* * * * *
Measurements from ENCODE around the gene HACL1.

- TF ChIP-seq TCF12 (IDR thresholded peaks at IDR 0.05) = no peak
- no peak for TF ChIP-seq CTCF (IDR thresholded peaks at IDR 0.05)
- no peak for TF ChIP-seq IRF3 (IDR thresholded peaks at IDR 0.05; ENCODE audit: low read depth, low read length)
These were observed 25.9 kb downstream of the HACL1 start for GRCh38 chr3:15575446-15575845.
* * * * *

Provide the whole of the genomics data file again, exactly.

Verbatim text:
Measurements from ENCODE around the gene HACL1.

- TF ChIP-seq TCF12 (IDR thresholded peaks at IDR 0.05) = no peak
- no peak for TF ChIP-seq CTCF (IDR thresholded peaks at IDR 0.05)
- no peak for TF ChIP-seq IRF3 (IDR thresholded peaks at IDR 0.05; ENCODE audit: low read depth, low read length)
These were observed 25.9 kb downstream of the HACL1 start for GRCh38 chr3:15575446-15575845.